Maeve Maddox:  With non-fiction, as in my articles and books about English usage, I think it’s an ability to explain academic subjects in simple language. I was not a particularly good student in high school. Although I was an avid reader and wrote for the school paper, I didn’t come to understand grammar until much later. For that reason, I can anticipate the sort of trouble readers might have with the standard definitions and examples they were exposed to in school. My teaching motto (borrowed from Romalda Spalding) is, “No teaching has taken place unless and until the pupil learns.” I write for adults who were not well taught at the appropriate time, but who still want to learn and help their children learn.

Book ‘Em:  How often do you write, and do you write using a strict routine?

Maeve Maddox:  I write every weekday, beginning at about 7 or 8 a.m. and knocking off at about 4 p.m., with lunch and dog breaks. Until recently, I had a paid gig writing seven posts a week for a language blog. I’m not a fast writer, so the job ruled my life. Since I stopped, I’m able to spread my writing time over different projects.

Book ‘Em:  Five years from now, where do you see yourself as a writer?

Maeve Maddox:  Well, if I’m still around, I hope to have published all the language guides I’m working on. The writer in me is inseparable from the teacher. Decade by decade, I have seen the effective teaching of reading and usage decline in the public schools. Year by year, literature is pushed out of the curriculum in favor of mere “informational writing.” Our schools are becoming temples to technology. Parents who want their children to become fluent readers, writers, and empathetic, compassionate thinkers will have to supplement the English curriculum at home. Five years from now, I’d like to be seen as a writer whose easy-to-follow guides offer non-specialists the information they need to protect their children from inadequate reading and writing instruction in school.

Book ‘Em:  If you could offer one piece of advice to a novice writer, what would it be?

Maeve Maddox:  Read. Read voraciously, and not just the writings of your contemporaries. If you want to write mysteries, read all the mysteries you can. If you want to write science fiction, ditto. But read in other genres as well. Read the great nineteenth- and twenty-first century novelists and essayists—Dickens, Eliot, Twain, Melville, Orwell, Atwood. Read what writers have written about writing—Stephen King, Elizabeth George, John Gardner. Read about your most important tool—the English language. As a writer, you are free to take all the liberties with the language you like—once you have mastered the standard forms. Before Picasso started painting the weird stuff, he was able to paint realistic portraits. Read to furnish your mind and to learn how to write.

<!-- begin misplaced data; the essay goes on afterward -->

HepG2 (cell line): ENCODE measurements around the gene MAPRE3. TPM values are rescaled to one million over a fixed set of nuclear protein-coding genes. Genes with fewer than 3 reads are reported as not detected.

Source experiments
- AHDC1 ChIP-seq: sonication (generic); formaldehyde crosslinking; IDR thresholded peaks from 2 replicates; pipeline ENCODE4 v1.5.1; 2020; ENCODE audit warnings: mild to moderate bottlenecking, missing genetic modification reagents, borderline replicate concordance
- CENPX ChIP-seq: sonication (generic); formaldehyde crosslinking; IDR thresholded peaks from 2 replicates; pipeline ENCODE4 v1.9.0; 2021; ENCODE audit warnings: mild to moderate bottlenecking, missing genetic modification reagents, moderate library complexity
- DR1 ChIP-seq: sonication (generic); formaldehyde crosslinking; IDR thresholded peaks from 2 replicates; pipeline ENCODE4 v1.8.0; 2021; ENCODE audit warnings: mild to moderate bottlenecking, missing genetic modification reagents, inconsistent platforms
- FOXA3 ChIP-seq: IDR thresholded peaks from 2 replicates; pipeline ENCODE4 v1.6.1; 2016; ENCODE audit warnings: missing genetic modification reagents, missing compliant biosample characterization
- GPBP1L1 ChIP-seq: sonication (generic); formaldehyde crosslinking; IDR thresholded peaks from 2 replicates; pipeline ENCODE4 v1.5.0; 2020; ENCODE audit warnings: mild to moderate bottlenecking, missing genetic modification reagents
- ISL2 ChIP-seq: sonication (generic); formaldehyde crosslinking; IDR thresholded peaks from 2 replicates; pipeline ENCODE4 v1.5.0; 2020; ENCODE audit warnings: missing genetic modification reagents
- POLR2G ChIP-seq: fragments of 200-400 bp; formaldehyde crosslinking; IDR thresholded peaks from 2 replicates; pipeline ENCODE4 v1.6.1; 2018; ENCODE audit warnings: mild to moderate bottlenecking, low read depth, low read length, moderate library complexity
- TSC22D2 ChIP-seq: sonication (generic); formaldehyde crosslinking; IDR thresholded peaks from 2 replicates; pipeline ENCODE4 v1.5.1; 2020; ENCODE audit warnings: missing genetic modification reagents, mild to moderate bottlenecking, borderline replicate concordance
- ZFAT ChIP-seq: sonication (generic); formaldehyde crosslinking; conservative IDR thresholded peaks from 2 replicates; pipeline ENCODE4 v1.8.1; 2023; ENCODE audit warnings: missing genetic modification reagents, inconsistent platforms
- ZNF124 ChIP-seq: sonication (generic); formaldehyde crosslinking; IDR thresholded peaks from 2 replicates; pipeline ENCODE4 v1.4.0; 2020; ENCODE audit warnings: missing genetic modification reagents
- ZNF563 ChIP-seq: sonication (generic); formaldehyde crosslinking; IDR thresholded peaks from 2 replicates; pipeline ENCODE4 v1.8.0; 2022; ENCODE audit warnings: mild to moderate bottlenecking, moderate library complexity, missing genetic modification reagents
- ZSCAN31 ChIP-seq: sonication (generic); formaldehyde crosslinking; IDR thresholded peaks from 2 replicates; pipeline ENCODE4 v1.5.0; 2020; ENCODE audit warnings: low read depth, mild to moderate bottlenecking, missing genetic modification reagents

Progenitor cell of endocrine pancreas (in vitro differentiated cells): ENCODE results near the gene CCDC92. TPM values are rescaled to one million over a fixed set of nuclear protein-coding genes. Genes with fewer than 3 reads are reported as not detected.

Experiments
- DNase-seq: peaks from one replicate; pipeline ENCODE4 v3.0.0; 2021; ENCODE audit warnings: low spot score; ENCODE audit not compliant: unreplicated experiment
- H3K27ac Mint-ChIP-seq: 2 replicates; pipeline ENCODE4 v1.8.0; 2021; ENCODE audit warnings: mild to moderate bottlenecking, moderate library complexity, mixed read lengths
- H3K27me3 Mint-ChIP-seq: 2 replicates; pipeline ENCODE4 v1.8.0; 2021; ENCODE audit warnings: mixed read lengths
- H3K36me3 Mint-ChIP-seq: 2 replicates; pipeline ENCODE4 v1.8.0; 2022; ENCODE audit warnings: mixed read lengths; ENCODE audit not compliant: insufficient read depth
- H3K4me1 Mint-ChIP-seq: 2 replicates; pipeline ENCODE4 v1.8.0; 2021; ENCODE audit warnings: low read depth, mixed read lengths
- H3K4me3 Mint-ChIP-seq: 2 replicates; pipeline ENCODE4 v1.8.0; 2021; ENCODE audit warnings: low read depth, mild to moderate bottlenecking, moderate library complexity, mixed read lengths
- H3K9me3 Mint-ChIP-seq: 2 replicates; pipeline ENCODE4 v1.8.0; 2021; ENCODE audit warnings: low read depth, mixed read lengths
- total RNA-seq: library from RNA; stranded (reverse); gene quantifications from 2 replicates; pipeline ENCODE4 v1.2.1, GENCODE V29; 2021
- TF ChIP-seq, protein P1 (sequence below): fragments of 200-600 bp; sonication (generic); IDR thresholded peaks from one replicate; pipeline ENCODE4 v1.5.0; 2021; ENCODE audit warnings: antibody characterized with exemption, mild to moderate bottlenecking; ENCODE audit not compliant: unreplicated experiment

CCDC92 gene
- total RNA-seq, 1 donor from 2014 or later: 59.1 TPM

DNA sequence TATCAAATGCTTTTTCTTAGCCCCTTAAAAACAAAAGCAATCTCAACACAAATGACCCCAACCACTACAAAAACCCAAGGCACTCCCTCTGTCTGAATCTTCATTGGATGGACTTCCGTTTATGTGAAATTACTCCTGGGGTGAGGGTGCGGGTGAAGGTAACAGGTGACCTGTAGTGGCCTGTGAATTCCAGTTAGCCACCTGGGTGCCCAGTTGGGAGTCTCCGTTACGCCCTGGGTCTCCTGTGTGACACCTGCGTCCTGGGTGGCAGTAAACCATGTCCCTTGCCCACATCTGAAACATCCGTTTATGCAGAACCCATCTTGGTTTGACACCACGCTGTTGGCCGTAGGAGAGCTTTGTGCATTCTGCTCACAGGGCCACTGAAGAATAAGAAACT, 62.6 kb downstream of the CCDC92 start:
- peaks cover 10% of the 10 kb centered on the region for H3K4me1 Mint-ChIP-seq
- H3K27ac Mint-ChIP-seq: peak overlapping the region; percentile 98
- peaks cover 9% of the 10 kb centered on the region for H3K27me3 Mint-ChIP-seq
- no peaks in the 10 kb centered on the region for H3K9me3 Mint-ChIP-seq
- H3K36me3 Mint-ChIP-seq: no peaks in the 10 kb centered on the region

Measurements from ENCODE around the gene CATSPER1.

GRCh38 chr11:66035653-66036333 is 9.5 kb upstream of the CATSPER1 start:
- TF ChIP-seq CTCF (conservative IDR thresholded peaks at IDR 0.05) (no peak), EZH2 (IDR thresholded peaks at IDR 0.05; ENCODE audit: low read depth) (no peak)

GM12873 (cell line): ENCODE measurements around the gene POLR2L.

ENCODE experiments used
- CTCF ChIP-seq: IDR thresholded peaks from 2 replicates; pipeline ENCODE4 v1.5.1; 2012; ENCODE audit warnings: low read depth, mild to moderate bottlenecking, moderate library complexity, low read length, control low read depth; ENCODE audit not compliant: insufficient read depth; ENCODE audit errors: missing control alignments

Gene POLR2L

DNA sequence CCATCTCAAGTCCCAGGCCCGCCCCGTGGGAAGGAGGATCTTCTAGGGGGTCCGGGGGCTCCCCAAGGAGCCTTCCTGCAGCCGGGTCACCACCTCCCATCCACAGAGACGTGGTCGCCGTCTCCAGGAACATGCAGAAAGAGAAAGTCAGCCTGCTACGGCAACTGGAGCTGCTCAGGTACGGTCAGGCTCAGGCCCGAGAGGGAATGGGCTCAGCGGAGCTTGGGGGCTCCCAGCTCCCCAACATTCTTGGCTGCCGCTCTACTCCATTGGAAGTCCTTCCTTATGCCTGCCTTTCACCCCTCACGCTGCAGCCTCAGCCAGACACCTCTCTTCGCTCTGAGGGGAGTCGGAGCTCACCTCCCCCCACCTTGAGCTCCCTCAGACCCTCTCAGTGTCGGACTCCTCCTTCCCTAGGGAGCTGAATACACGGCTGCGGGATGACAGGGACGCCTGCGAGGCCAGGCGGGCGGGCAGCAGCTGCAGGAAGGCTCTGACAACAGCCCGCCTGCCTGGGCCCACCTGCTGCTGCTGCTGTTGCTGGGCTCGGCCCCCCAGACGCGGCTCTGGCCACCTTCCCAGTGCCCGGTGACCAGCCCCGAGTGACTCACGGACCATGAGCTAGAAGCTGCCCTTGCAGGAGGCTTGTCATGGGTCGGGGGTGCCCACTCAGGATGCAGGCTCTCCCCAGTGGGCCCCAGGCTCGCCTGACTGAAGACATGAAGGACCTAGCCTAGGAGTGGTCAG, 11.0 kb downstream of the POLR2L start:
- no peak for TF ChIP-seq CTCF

Book ‘Em:  What would you consider the best compliment a reader could give your book?

Maeve Maddox:  It would be to recommend one of my books to someone because they found it useful or entertaining.

Book ‘Em:  Provide an excerpt of your writing that you would like to share with our members.

Maeve Maddox:  From The Fabergé Flute

The front porch was in darkness. Mother’s Halloween rule forbade the use of any lights that could be seen from the street. To ensure that a light couldn’t be switched on accidentally, she always unscrewed the porch and hall bulbs.

Sallie unlocked the front door and groped her way along the darkened hallway. “Damn!” Pain exploded in her big toe. She had kicked the solid lead doorstop in the shape of a sleeping cat that usually stood outside the back door. Mother always brought Kitty in at Halloween so that no trick-or-treaters could steal or damage it. As if anyone could lift it!

As she rubbed her throbbing toe, Sallie felt the day’s frustrations wash over her. The desire to chuck everything for a week and go to London gripped her more strongly than it had in the armory. A whole week away from DeSoto Springs and Huysman and high school students and her mother. She might even meet someone interesting. Someone like Rockford who would like her for herself.

Light gleamed in the doorway of the room Momma called her “den.” Sallie looked in. Momma was asleep in her chair, lighted faintly by the 1960s seashell TV lamp. Thursday was beauty shop day. A bouffant halo of bluish-white hair framed her face. Her mouth sagged open and her breath came in little snorts. Sallie’s feelings of rebellion dissipated in a surge of affection. She couldn’t afford a trip to Dallas, let alone London. Besides, how could she think of leaving Momma to celebrate Thanksgiving alone? She fished the IOFA flyer from her back pocket and dropped it into the wastebasket by the door. Another time maybe. She flipped on the overhead light. The snoring stopped and her mother stirred.

“Time for bed, Momma,” Sallie said gently.

Her mother’s pale blue eyes opened and looked up at her. Her gaze traveled from Sallie’s head to her feet and back again. A frown creased her papery forehead.

“Did you go out dressed like that?”

Sallie sucked air as if she’d been punched. She retrieved the convention flyer from the wastebasket.

“Yes, Mother,” she said. “I did. And by the way, I’m going to London for Thanksgiving.”

LINKS

Author’s site

http://maevemaddox.com/

 

Teaching site

http://americanenglishdoctor.com/

 

Bellaonline

http://www.bellaonline.com/site/schoolreform

 

The Fabergé Flute

 

Word Rage